PhD Defence Rolf van Lieshout
In his dissertation 'Integration, Decentralization and Self-Organization: Towards Better Public Transport' Rolf van Lieshout sought to improve the planning process of public transport operators by integrating planning steps that are traditionally performed sequentially. Furthermore he investigated decentralized strategies for operating public transport, with a focus on railway systems. Such strategies could be preferable over conventional centralized and schedule-based control in various scenarios. Last, he tested decentralized dispatching of both vehicles and crew in a microscopic railway simulation. Rolf will defend his dissertation on Friday, 13 May 2022 at 10:30. His supervisors are Prof. Dennis Huisman (ESE), Prof. Paul Bouman (ESE), and Prof. Marjan van den Akker (Utrecht University). Other members of the Doctoral Committee are Prof. Anita Schobel (TU Kaiserslautern), Prof. Rob Goverde (TU Delft), and Prof. Albert Wagelmans (ESE).
About Rolf van Lieshout
Rolf Nelson van Lieshout was born in Rotterdam, The Netherlands, in 1994. Rolf holds a Bachelor’s degree in Econometrics and Operations Research and a Master’s degree in Econometrics and Management Science, with a specialization in Operations Research and Quantitative Logistics. Both degrees were obtained summa cum laude from the Erasmus University Rotterdam. In his research, Rolf applies advanced analytical techniques to improve decision-making in transportation and logistics, with a focus on public transport.
In 2017, Rolf started working as a PhD candidate at the Econometric Institute, Erasmus University Rotterdam, and was part of the PhD program of the Erasmus Research Institute of Management (ERIM). Rolf's work has been published in journals such as Transportation Science and Transportation Research Part B. Moreover, he was awarded second place in the 2018 INFORMS RAS student paper award at the INFORMS annual meeting. During his PhD, Rolf regularly visited the department of Process quality and Innovation of Netherlands Railways, as well as the Innovation department of ProRail. He is currently working as an assistant professor at the Eindhoven University of Technology (TU/e) within the Operations, Planning, Accounting and Control (OPAC) Group.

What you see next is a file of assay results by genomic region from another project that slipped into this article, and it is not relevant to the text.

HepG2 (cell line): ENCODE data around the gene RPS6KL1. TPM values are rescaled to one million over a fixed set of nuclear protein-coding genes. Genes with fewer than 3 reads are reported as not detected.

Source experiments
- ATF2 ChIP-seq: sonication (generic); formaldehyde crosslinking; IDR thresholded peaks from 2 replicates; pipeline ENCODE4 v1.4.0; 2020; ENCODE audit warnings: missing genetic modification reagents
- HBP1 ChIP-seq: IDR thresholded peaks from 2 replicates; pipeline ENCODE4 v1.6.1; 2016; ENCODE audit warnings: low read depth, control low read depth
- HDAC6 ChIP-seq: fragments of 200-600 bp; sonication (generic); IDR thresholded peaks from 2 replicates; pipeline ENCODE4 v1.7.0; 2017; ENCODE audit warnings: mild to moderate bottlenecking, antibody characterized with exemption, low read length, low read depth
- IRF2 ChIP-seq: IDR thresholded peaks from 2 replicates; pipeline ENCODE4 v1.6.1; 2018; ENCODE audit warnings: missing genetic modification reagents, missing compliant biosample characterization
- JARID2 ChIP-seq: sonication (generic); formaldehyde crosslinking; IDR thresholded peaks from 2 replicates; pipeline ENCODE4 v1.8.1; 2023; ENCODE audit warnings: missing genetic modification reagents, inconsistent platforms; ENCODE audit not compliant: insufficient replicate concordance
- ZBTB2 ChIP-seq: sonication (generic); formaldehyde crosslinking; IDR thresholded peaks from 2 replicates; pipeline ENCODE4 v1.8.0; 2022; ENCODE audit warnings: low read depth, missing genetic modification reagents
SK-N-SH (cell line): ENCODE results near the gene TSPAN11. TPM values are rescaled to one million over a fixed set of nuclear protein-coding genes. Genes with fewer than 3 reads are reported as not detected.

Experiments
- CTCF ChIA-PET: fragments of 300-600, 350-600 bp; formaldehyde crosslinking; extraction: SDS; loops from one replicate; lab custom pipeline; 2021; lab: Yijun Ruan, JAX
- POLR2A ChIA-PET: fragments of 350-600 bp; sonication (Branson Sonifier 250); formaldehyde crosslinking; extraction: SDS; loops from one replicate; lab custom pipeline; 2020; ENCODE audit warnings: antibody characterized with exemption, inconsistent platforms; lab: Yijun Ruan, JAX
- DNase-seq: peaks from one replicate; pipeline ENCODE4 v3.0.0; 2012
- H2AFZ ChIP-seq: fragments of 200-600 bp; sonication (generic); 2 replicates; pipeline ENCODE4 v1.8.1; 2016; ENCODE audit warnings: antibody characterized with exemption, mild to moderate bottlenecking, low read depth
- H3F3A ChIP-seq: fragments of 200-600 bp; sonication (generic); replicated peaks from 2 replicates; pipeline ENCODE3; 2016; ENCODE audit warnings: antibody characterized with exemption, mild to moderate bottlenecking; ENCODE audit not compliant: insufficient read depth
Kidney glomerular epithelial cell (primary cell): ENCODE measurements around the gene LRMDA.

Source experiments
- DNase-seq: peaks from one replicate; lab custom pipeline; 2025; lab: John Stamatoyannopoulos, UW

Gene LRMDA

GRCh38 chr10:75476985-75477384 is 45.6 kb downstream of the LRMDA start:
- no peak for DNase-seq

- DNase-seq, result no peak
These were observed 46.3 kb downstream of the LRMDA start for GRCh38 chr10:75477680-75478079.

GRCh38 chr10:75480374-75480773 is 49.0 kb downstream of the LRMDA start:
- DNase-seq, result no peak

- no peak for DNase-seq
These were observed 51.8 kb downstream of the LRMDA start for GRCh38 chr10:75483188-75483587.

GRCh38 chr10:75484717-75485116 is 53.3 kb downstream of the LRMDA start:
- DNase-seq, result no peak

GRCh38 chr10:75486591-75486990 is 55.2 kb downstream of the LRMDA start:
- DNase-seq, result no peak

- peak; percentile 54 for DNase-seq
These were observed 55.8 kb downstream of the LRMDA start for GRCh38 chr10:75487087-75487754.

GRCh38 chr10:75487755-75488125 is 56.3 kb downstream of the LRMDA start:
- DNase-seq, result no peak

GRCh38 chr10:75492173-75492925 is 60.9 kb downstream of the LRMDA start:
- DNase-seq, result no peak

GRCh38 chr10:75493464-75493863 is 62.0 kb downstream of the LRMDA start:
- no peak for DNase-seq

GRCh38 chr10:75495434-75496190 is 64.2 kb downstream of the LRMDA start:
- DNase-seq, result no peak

Public transport brings undisputed benefits to modern-day societies. Aside from providing an affordable means to get around, its supreme efficiency in comparison with private transport plays a crucial role in curbing congestion and pollution, highlighting the importance of adequate design and operation of public transport systems.
The first part of this thesis seeks to improve the planning process of public transport operators by integrating planning steps that are traditionally performed sequentially. The first study considers a combination of line planning and vehicle scheduling, and presents methods that estimate how many vehicles are required to operate a line plan, without having to compute a timetable. The second study combines timetabling and vehicle scheduling, and develops a novel optimization model for jointly optimizing a periodic timetable and vehicle circulation schedule.
The second part of this thesis investigates decentralized strategies for operating public transport, with a focus on railway systems. Such strategies could be preferable over conventional centralized and schedule-based control in various scenarios. The first study in this part presents a theoretical analysis of a simple, decentralized strategy for dispatching vehicles. The second study considers the application of decentralized control to out-of-control situations in railways, which includes the development of a solution algorithm to find line plans that are suited for these circumstances. The final study in this thesis tests decentralized dispatching of both vehicles and crew in a microscopic railway simulation.
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